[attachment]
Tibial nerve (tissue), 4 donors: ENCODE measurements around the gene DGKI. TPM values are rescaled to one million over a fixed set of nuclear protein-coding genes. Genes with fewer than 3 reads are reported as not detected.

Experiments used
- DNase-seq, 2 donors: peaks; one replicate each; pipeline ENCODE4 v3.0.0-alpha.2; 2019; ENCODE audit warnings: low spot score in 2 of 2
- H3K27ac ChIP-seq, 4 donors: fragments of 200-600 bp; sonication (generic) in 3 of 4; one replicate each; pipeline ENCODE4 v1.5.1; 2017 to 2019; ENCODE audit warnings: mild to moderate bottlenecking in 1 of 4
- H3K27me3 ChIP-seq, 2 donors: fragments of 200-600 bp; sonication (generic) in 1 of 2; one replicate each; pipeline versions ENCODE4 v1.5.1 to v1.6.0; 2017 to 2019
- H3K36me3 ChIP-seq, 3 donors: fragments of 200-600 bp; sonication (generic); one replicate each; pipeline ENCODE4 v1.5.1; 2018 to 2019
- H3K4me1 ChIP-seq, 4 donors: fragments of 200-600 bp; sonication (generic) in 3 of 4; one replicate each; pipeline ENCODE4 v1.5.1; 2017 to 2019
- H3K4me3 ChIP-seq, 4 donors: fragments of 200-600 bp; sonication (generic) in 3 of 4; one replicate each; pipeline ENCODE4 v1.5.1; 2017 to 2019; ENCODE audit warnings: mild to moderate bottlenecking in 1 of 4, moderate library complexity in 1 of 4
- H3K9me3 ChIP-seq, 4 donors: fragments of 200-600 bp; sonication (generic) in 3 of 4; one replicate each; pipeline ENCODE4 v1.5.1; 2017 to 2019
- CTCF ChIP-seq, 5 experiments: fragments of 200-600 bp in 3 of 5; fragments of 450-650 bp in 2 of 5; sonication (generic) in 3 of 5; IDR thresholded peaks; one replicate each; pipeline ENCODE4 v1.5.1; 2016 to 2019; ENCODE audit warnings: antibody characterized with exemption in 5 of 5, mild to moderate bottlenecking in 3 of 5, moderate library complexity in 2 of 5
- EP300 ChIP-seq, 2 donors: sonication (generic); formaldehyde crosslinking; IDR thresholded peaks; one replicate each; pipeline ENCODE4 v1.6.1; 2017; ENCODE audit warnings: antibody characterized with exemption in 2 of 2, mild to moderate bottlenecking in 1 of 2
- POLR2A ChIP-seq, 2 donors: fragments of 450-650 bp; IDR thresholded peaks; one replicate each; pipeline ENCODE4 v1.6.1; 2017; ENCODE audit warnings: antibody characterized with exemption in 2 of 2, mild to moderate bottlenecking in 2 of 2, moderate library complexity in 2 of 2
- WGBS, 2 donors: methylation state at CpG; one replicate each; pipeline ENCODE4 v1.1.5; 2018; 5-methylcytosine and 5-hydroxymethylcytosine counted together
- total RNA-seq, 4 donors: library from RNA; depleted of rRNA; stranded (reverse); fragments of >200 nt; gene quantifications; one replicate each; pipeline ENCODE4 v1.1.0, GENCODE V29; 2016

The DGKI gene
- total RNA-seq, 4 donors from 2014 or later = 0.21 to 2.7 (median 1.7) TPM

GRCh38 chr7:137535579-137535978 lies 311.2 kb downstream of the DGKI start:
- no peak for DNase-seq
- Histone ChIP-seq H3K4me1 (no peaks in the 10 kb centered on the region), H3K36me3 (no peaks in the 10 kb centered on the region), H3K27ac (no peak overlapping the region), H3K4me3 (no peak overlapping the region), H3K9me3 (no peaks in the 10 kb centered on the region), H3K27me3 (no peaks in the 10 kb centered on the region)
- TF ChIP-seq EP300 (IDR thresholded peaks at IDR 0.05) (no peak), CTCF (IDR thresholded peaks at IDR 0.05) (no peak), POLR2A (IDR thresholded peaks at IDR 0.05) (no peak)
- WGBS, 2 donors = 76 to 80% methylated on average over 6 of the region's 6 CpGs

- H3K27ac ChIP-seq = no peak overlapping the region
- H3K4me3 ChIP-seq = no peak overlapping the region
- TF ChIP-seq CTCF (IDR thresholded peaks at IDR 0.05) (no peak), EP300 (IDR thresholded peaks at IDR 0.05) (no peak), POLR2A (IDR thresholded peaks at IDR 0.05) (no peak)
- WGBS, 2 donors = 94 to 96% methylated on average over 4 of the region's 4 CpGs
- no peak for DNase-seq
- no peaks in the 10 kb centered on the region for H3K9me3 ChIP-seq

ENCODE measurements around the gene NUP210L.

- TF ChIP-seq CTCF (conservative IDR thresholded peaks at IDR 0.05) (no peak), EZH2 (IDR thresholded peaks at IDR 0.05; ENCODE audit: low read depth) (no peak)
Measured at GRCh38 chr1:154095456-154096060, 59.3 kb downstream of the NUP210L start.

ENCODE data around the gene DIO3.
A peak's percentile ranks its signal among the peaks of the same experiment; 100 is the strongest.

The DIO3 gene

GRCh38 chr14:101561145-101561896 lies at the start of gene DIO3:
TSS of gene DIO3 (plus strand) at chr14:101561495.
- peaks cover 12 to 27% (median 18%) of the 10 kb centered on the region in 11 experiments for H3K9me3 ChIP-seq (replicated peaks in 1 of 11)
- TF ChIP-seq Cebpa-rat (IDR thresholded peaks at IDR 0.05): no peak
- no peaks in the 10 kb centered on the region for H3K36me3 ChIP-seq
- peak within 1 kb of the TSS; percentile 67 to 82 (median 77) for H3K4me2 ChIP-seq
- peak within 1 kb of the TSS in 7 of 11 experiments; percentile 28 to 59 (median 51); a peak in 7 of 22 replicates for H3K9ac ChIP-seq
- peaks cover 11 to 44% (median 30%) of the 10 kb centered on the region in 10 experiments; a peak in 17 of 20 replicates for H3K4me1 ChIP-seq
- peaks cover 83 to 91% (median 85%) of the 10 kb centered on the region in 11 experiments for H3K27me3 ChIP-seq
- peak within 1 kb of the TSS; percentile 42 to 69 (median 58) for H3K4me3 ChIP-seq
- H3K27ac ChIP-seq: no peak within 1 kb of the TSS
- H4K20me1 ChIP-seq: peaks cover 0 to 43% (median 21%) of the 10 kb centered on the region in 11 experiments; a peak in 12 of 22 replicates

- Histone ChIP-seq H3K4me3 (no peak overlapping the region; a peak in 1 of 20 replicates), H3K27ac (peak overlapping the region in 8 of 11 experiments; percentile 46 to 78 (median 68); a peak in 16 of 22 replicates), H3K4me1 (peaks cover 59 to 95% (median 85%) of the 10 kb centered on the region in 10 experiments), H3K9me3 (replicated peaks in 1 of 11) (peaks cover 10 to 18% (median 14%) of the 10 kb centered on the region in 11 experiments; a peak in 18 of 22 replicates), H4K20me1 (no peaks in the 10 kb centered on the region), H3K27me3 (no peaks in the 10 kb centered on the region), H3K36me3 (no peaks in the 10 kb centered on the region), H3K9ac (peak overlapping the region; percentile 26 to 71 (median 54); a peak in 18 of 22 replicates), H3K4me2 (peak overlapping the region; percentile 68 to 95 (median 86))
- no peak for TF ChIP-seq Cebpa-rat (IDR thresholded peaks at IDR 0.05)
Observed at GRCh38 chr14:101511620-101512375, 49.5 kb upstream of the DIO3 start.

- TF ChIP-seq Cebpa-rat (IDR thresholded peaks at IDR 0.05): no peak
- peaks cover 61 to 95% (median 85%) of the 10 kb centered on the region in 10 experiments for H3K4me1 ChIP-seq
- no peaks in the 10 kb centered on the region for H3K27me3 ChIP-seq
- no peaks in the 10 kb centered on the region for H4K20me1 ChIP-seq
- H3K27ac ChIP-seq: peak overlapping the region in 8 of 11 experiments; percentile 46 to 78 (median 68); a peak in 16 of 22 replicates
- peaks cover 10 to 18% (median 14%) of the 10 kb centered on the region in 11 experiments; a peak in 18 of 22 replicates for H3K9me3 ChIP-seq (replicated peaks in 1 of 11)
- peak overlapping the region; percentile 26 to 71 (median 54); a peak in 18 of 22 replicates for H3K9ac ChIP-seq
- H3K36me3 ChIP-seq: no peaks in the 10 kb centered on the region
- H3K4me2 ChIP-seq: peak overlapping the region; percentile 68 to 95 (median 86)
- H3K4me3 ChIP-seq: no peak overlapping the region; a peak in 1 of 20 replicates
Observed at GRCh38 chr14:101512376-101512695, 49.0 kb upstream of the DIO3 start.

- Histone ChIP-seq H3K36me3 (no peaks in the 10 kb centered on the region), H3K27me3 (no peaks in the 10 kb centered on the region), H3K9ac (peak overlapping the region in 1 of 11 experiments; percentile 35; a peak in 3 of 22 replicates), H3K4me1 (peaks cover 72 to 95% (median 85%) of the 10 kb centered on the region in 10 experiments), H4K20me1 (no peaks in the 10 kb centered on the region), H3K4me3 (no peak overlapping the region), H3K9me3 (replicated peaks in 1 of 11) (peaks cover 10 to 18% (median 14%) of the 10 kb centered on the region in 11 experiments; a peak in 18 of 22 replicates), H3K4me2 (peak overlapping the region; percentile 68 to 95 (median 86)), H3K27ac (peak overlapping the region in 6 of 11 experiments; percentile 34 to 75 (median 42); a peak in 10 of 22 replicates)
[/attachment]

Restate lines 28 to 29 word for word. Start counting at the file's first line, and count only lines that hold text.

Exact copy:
ENCODE measurements around the gene NUP210L.

- TF ChIP-seq CTCF (conservative IDR thresholded peaks at IDR 0.05) (no peak), EZH2 (IDR thresholded peaks at IDR 0.05; ENCODE audit: low read depth) (no peak)